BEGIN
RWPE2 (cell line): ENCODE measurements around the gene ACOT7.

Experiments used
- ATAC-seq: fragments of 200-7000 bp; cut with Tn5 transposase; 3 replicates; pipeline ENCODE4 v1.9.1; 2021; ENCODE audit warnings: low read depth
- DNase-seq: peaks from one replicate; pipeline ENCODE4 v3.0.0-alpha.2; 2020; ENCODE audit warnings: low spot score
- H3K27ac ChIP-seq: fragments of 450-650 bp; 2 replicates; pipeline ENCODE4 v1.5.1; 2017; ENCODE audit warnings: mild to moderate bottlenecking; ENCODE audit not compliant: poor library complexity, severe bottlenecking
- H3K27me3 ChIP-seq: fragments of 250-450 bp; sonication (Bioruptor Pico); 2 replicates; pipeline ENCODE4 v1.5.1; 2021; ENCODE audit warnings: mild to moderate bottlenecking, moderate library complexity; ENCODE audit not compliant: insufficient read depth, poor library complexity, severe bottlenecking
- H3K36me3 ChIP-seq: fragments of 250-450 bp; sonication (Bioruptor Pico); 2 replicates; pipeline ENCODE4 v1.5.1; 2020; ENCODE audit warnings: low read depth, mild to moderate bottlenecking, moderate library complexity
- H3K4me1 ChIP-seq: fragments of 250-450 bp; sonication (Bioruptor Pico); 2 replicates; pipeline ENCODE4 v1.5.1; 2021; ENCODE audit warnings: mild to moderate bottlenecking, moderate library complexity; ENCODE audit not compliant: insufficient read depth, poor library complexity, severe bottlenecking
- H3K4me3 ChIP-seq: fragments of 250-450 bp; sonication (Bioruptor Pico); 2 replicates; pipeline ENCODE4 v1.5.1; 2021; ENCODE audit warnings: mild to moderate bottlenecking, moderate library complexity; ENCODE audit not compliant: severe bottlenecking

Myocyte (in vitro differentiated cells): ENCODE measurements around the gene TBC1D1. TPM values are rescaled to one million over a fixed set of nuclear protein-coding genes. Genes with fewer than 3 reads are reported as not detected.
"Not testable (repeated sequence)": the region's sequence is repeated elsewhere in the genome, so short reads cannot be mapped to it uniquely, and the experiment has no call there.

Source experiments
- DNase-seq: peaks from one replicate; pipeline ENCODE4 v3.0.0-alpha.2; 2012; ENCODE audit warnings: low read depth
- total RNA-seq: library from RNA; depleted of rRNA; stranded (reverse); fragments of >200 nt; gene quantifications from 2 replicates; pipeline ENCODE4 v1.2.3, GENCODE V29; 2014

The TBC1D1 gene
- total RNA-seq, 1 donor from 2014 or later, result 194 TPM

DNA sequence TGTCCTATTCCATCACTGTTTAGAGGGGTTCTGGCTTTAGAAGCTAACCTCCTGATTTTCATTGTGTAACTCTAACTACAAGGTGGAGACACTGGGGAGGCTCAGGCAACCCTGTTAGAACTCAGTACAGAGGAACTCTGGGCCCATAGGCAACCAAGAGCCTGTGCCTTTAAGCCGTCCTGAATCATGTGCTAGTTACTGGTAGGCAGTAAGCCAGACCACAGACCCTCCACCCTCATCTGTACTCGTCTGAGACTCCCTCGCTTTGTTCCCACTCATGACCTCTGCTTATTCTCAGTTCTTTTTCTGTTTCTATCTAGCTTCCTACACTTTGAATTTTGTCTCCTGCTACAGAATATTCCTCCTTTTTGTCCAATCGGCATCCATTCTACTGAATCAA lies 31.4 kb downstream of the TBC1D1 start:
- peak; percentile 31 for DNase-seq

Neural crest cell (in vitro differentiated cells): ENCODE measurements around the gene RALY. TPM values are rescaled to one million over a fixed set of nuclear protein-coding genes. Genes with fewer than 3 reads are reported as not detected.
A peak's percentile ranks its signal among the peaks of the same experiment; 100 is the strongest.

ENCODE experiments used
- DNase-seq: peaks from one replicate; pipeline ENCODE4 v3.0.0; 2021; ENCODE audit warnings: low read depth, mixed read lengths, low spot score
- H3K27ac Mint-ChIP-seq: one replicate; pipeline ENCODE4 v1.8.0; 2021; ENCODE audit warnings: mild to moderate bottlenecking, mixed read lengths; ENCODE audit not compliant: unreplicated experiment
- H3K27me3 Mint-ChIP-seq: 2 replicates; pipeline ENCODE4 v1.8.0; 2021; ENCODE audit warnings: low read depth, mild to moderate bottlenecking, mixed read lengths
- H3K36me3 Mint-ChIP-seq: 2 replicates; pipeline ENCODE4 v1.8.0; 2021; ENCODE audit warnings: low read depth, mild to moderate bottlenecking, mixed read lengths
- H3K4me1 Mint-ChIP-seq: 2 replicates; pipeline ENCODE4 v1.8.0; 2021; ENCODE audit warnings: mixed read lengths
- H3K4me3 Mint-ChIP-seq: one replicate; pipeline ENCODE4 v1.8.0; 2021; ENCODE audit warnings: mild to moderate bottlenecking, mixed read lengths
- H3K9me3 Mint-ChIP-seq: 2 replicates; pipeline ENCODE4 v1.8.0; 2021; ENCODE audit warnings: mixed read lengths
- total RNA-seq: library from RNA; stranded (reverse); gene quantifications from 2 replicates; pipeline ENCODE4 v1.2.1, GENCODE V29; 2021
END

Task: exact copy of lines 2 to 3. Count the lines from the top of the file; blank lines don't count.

Experiments used
- ATAC-seq: fragments of 200-7000 bp; cut with Tn5 transposase; 3 replicates; pipeline ENCODE4 v1.9.1; 2021; ENCODE audit warnings: low read depth